When you sell the house that was your own main residence, you are not usually liable for capital gains tax (CGT) deducted from the selling price. But as soon as you start renting space, it can get a bit more complicated.
Unfortunately, if you decide to earn a bit of income by renting out a room or two, you’re no longer entitled to the full “main residence exemption.” This means when you sell the house you’ll need to pay some CGT, at a rate that’s adjusted based on how much of your house was rented and for how long.
To work out how much CGT you’re on the hook for, take into account a number of factors:
- Determine the area of the total floor area that is set aside to produce income (i.e 10%)
- The duration in which you’ve used this floor area (days per year)
You’ll then be able to work out the total days your property was rented out of the total days you owned your property.
Claire’s rental space is twenty per cent of her home. She owned the property for five years and rented out the room for four years total (1,460 days out of the 1,825 she owned it).
When she sells after five yours, she will be liable to pay twenty per cent of the full CGT for the property – only for the 1,460 days when she rented the property.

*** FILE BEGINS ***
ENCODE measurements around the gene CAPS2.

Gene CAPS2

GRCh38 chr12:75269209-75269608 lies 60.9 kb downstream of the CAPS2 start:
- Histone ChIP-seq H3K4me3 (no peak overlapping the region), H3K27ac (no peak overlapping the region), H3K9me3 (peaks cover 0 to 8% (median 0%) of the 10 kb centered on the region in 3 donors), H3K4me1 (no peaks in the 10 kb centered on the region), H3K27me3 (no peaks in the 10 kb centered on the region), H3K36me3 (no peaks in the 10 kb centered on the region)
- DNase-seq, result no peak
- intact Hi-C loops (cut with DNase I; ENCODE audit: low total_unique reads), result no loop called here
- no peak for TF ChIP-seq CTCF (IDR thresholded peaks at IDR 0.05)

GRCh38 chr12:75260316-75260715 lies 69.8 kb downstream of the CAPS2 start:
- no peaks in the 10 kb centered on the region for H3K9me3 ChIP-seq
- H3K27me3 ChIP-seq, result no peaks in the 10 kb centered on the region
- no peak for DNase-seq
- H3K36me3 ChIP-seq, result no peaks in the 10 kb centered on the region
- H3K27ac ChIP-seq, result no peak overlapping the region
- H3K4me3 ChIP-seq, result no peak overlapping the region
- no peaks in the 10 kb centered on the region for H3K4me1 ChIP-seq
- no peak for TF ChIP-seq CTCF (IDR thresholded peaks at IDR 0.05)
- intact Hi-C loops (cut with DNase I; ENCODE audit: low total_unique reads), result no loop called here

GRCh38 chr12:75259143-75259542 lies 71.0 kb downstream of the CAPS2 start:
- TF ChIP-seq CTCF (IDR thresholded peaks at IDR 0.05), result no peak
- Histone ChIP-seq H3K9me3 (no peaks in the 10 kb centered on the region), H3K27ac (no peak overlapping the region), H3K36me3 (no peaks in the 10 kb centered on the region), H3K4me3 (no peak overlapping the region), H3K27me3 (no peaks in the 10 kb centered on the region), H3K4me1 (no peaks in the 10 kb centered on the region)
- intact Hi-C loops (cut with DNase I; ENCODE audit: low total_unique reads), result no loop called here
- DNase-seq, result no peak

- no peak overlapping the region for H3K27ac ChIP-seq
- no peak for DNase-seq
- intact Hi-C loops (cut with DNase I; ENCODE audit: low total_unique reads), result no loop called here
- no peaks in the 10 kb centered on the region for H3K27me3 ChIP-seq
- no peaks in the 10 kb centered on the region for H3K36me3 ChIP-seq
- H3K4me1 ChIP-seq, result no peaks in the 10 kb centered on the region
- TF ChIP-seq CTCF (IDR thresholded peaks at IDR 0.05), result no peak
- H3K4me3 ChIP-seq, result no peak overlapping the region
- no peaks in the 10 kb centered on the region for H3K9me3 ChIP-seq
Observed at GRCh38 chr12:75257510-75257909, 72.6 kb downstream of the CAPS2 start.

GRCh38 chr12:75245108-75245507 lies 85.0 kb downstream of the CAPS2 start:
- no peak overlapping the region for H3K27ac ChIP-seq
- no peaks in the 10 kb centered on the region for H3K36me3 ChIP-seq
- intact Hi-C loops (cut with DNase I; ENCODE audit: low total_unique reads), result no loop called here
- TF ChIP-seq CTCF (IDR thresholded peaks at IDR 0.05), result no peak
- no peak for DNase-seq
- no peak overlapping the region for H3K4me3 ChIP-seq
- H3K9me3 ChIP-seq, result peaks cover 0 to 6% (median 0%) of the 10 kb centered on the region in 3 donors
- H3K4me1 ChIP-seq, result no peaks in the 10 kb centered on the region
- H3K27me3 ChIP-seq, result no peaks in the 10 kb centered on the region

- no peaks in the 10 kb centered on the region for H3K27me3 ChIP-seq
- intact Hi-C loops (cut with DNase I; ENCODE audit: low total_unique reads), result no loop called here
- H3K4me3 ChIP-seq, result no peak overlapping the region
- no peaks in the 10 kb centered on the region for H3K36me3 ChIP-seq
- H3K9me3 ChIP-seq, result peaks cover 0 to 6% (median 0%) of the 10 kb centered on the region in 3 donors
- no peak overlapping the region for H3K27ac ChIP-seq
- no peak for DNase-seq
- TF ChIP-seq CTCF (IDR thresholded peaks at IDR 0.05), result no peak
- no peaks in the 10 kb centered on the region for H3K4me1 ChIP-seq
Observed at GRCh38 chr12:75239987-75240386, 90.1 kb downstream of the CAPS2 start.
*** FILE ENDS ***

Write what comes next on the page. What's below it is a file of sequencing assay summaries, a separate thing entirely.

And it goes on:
Please note this only applies to properties that have been rented after 20 August 1996.
Before you rent out a room, weigh all the costs and benefits
Becoming a live-in landlord can offset some of your household costs with rent income while creating tax deductions for some of your expenses. But as we outlined above, there are down-sides including the future cost of CGT. Go into it “with eyes open” and decide what’s best for you in the long run. In particular, be careful about renting a room to a friend on the cheap; this has all the tax costs, but fewer tax benefits for you.
If you’re still unsure about any aspect of your live-in landlord tax obligations, be sure to get in touch with us on [email protected] or on our Facebook page where we can help answer any tricky questions.